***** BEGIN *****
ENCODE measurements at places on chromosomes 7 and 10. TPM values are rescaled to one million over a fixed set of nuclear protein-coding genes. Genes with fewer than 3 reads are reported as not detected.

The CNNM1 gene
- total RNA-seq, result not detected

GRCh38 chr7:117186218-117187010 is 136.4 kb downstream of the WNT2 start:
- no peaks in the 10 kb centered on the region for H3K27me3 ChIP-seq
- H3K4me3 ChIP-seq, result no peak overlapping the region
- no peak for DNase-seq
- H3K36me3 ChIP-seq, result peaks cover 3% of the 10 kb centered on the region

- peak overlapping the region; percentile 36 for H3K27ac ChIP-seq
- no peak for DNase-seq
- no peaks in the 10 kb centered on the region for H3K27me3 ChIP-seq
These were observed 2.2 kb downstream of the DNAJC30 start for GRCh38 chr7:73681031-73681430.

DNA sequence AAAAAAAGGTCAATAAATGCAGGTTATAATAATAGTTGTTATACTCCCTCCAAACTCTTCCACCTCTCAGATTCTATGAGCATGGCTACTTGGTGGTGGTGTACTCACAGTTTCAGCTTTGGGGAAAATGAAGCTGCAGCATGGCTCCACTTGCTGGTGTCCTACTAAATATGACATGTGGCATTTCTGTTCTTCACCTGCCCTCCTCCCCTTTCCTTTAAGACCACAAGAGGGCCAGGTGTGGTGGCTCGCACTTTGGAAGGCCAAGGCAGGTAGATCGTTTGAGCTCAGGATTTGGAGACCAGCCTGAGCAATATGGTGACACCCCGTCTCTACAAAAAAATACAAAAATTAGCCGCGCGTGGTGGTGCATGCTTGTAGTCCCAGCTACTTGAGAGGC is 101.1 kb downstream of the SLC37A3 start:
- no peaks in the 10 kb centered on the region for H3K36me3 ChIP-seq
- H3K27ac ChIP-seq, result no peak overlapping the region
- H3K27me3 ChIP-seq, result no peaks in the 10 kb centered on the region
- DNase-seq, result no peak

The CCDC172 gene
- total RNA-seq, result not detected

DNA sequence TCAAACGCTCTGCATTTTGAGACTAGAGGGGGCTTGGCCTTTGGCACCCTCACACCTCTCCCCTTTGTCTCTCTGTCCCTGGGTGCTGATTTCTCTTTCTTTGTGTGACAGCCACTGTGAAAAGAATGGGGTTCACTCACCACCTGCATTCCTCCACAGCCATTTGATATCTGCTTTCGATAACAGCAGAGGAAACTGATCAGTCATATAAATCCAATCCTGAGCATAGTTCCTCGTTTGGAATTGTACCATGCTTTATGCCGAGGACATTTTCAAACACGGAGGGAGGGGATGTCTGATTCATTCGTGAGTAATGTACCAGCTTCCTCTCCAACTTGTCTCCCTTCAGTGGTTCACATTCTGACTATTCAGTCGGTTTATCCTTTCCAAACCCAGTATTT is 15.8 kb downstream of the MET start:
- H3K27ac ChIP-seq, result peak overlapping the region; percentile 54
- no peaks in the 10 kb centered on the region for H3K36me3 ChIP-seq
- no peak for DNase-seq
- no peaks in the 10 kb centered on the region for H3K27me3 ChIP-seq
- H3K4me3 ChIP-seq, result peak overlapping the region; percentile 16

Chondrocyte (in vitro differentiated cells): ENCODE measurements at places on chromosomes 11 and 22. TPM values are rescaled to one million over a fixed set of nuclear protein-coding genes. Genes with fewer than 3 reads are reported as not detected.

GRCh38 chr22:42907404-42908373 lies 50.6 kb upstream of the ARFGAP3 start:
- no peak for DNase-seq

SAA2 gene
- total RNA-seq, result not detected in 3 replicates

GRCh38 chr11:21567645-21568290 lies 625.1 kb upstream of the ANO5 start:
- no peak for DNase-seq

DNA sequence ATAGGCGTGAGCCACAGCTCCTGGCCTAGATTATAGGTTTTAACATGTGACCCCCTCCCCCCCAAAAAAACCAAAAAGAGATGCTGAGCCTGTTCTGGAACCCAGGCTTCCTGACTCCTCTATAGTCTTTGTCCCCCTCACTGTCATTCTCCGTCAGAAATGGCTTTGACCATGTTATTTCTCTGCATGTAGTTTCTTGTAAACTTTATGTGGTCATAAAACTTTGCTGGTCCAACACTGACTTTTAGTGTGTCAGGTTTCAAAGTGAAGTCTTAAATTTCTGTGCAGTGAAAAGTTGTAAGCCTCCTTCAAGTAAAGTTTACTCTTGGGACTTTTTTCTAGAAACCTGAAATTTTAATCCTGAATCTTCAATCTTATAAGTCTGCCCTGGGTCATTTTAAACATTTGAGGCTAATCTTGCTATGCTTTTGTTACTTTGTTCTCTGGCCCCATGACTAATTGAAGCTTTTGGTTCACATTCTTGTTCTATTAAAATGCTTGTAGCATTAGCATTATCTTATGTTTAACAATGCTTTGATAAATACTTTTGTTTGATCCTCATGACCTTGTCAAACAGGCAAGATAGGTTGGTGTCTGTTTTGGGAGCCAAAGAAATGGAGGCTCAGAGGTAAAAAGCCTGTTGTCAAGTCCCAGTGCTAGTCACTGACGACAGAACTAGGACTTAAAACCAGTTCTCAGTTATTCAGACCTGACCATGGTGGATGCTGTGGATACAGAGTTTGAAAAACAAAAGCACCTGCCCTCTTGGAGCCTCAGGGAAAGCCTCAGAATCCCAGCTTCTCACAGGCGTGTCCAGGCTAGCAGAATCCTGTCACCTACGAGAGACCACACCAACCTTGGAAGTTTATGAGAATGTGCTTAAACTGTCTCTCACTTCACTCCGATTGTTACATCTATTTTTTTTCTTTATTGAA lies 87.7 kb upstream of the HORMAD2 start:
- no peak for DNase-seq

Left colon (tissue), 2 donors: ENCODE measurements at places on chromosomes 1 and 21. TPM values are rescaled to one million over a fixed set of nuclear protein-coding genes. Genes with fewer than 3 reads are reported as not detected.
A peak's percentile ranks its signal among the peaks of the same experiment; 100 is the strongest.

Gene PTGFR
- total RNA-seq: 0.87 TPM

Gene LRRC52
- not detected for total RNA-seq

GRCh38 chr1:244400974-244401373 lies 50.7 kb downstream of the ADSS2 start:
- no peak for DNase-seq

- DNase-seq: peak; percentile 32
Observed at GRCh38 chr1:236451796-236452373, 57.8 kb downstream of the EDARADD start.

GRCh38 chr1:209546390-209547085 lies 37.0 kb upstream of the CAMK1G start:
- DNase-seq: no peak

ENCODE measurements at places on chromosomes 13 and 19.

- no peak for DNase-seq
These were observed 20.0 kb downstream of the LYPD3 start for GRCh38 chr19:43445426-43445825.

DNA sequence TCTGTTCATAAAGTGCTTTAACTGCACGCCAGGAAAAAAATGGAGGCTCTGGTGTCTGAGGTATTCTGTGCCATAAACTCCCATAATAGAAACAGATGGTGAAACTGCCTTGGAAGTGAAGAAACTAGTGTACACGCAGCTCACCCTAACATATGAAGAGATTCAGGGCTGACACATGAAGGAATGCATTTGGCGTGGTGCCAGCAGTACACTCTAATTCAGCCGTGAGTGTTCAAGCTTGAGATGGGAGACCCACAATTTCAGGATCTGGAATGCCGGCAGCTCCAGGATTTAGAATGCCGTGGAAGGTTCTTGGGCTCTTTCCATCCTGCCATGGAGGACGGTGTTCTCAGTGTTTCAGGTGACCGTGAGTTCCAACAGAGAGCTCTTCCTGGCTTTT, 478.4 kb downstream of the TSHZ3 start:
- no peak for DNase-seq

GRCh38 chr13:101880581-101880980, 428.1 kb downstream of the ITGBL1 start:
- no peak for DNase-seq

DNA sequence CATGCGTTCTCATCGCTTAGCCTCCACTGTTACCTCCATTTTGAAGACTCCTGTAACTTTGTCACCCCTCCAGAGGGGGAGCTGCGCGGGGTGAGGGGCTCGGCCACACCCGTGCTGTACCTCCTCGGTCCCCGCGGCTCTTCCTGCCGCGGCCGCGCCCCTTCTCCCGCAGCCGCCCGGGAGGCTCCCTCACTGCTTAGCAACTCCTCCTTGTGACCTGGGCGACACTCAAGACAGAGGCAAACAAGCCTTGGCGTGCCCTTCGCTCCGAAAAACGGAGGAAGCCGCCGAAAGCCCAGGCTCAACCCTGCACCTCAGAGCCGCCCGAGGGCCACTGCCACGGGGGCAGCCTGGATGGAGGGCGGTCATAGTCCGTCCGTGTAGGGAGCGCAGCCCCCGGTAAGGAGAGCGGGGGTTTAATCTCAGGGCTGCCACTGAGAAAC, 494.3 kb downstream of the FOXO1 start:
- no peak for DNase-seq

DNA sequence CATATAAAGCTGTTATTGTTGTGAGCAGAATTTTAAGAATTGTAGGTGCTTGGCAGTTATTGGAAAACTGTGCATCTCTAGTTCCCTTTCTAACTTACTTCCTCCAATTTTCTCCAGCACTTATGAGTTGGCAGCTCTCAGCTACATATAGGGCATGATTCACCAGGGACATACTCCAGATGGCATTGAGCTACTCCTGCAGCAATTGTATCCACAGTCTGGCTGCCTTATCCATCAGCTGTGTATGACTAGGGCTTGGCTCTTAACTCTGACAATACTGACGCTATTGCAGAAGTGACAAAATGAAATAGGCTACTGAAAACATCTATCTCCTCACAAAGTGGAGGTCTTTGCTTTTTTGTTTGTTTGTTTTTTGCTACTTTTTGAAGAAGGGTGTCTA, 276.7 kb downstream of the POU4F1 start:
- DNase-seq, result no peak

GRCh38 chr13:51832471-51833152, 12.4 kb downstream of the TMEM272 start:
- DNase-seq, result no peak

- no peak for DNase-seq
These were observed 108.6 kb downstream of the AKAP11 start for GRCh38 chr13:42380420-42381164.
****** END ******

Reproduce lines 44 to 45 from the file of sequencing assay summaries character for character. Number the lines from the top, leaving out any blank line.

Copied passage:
Observed at GRCh38 chr1:236451796-236452373, 57.8 kb downstream of the EDARADD start.

GRCh38 chr1:209546390-209547085 lies 37.0 kb upstream of the CAMK1G start: